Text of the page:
You Can't Lose Them All: Tales of a Degenerate Gambler and his Ridiculous Friends
By Sal Iacono; foreword by Jimmy Kimmel
Twelve; hardcover, $28; eBook, $17; 256 pages; available Tuesday, January 26th
Cousin Sal is one of the most ubiquitous television personalities, as you can see him do hidden camera pranks on his real life cousin's show, "Jimmy Kimmel Live!," as one of the panelists on the daily sports gambling show "Lock It In" on Fox Sports, and doing a comedy bit on Fox's Thursday Night Football pregame show.
In addition to that, he hosts the "Against All Odds" podcast on The Ringer network, gives his take on the weekly NFL lines on "The Bill Simmons Podcast," and just started his own sports betting podcast network, Extra Points.
In his debut book, Sal Iacono invites you into his crazy adventures, starting with growing up in Brooklyn and Long Island with Kimmel, a lifetime of winning and losing sports bets, and that time he bet his own house on the perfect March Madness Bracket.
|Cousi Sal Iacono. Provided by Hachette.
Over the last forty years, Cousin Sal has made bets with a diverse array of people, including doctors, lawyers, bookies, bandleaders, movie stars, weed lab owners, hedge fund operators, and even professional wrestlers.
There are hilarious tales of love and loss, winning and plenty of losing, crazy family and fatherhood, and a life saga that was the inspiration for Phil Collins' song "Against All Odds."
You Can't Lose Them All is also Cousin Sal's Vegas super-system, MIT-algorithmic, sharp-approved book for how to gamble like a pro...or at least not lose it all.
Cousin Sal gives life lessons on how not to gamble your life away, including: Growing up with Cousin Jimmy Kimmel. Underage Video Poker with the Famous Aunt Chippy, who told Sal for this book, "I swear to God you little shit, if you wrote anything about me I'll kill you." That time Sal's father tried to shoot him. How Cousin Sal told his wife he bet their house. Sal's time as a referee fixing children's basketball games. Good night, Jon Hamm: How to Turn Friends into Enemies Through Fantasy Football. Cousin Sal Ranks the All-Time Gambling Greats, Real and Imagined. Hedging Your Bets: Where Sal Proves Hedging is for Gardeners.
In this excerpt, Cousin Sal writes: "When it comes to one-on-one wagers with me, nothing is off-limits. I even bet my editor how many copies of this book I could sell. That's not a joke. I wagered under 13,500 copies sold. That way, if I 'win,' I can say 'I told you so.' In fact, your purchase of this memoir could cause me to lose yet again. So thanks a lot for that.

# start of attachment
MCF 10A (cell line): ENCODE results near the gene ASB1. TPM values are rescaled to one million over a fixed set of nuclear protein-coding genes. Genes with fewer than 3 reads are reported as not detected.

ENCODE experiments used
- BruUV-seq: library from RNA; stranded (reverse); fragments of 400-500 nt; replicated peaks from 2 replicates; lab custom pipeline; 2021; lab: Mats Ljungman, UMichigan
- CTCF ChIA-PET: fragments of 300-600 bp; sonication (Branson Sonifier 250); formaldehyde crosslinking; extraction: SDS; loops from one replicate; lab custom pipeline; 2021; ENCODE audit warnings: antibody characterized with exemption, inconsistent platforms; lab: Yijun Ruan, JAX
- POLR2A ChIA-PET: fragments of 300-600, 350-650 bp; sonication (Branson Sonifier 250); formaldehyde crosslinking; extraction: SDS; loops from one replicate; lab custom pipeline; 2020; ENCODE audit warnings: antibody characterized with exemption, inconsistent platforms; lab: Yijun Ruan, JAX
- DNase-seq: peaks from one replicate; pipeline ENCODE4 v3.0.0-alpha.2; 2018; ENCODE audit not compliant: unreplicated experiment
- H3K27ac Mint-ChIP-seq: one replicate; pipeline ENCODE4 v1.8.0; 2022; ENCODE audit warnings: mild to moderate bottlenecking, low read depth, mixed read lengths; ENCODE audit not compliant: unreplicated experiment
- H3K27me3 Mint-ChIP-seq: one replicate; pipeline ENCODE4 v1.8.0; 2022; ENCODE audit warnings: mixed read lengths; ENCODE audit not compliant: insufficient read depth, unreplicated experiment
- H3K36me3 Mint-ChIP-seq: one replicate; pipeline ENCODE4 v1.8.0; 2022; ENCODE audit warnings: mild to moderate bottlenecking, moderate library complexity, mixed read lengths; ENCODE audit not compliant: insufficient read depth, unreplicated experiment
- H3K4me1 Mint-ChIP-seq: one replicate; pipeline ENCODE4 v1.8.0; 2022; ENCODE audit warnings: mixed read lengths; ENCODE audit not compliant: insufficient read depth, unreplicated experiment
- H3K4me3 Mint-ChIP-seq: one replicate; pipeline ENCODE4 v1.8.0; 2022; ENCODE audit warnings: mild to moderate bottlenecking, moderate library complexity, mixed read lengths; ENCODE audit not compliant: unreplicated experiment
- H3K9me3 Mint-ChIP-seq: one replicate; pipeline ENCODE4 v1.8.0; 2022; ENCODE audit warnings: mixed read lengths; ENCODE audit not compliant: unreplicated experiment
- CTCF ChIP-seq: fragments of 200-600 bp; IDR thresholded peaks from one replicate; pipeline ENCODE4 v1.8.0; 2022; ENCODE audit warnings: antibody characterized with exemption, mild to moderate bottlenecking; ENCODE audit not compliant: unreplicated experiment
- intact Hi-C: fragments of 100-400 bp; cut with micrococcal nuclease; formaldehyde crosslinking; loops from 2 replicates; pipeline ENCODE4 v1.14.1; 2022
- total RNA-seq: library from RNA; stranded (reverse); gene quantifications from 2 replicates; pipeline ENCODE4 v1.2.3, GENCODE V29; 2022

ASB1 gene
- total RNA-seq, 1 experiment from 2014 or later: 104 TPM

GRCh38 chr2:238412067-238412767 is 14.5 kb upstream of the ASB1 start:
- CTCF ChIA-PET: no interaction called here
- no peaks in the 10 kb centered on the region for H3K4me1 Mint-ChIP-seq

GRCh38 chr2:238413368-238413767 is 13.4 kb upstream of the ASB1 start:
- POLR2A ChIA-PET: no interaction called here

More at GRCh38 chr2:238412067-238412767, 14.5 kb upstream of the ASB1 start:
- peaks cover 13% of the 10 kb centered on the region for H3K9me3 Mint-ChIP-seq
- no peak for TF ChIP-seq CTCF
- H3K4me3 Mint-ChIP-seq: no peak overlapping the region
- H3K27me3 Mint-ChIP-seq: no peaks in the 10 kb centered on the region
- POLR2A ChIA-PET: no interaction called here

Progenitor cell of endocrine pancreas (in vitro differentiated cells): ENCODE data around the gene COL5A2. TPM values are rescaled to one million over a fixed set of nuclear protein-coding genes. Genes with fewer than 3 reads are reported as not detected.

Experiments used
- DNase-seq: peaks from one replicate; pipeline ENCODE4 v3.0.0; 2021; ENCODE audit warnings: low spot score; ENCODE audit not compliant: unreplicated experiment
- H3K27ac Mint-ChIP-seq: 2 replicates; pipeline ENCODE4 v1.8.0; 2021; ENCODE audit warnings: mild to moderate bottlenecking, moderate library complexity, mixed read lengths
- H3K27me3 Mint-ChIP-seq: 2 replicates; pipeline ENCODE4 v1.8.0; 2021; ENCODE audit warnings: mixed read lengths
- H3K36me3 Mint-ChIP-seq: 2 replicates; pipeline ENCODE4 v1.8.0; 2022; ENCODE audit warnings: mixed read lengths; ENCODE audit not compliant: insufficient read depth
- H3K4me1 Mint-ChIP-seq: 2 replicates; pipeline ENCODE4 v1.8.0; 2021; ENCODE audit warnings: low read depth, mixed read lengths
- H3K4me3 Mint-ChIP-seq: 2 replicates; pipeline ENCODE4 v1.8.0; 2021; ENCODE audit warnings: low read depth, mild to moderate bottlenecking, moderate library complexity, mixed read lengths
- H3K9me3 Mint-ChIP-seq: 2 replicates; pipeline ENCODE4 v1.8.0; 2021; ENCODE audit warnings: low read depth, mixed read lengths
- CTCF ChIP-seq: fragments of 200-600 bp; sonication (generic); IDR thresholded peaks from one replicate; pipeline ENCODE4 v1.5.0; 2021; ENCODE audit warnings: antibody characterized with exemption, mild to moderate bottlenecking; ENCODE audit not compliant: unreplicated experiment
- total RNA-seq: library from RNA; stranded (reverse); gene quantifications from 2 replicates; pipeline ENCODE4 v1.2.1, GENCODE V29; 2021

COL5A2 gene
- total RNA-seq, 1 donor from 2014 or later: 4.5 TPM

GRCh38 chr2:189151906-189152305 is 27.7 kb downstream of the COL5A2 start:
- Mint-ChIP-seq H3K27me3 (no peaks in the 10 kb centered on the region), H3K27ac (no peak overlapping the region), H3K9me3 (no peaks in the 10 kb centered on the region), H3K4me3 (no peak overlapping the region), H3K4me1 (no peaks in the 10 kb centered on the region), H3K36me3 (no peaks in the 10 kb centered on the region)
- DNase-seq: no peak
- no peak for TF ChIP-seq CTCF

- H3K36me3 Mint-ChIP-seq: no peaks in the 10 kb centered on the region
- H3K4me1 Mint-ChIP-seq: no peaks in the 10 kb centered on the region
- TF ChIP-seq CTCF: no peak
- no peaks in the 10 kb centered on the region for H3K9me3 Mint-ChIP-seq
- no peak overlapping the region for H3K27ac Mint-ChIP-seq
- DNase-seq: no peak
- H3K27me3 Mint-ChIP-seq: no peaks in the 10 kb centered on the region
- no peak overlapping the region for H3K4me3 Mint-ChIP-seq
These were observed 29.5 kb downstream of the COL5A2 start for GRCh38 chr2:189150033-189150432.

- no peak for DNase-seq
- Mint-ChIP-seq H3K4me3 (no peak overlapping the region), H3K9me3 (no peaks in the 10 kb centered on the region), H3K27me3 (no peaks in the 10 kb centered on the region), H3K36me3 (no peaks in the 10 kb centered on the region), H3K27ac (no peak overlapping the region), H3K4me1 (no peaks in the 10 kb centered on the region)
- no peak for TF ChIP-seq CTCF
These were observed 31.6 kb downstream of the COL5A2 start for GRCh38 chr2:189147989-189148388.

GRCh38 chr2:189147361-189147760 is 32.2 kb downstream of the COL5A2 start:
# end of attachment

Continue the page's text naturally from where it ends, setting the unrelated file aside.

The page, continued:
I've bet on baseball, basketball, hockey, wrestling (pro and amateur), hot dog-eating contests, horse races, dog races, bird races, presidential elections, all levels of football - including my eight-year-old son's flag league and, of course, the Puppy Bowl. I've wagered on tennis, soccer, golf, and every type of award show that anyone has rented a tuxedo for. Not to mention reality shows like Dancing with the Stars. I've risked as much money on Drew Lachey as I have Drew Brees. So, yes, it's a problem, spread through all genres of life.
But that doesn't stop people from asking me what my worst bet or the most money that I lost as a gambler was. I think it makes them feel better about themselves to hear the answer. It's weird: most human beings know that it's inappropriate to ask a drug addict for their best overdose story, but for some reason the idea of a powerless person losing everything he has on a game of chance is amusing. I actually agree - and it is. And the short answer to what my worst loss was entirely depends on how much it hurt. The pain index relies on several factors.
Take the 2019 NFC Championship game, for instance. It was during that contest that I squandered the most I ever bet on a football game (legally) in the final moments, when a Rams defensive back wasn't called for pass interference after mauling a Saints wide receiver, like, seven seconds before the ball arrived. It was an atrocious noncall - so bad that the following season they changed the rule to allow instant replay of pass interference noncalls. But I still had a little money left over to buy my spawn a burrito at Chipotle, so it could've been worse.
Let's compare that to when I was eight years old and flipping baseball cards on the playground at Connolly Elementary School in Glen Cove, New York. I lost one hundred cards (every other third grader would risk five max) to the local bully, who figured a way to cheat and steal fro my pile when I wasn't paying attention. It was all I had and I wasn't getting then back even if I had Mets slugger Dave Kingman himself bang down the thug's door with a Louisville Slugger. So, in a way, that was my worst and most hurtful beat with many more in my future.
Over the last forty years I have shared 'betting experiences' with doctors, lawyers, teachers, agents, bookies, writers, comedians, podcasters, radio DJs, TV producers, baseball players, front-office executives, bandleaders, movie stars, publicists, weed lab owners, hedge fund operators, and even professional wrestlers. My intention is to detail many of these interactions without getting sued.
The more I think about it, I was destined to be a gambler. The deck was stacked against me.
My parents named me Sal Iacono. I was born in Brooklyn. Sal Iacono from Brooklyn was not going to grow up to become curator of a museum. It just wasn't happening.
Sure, I tried to buck the trend by graduating from law school, but it didn't amount to anything, as I failed the bar exam twice. (The over/under was 1.5. I won that bet with myself too...kinda.) After twenty years, I just now paid off my student loans, so maybe I won't count that as a win."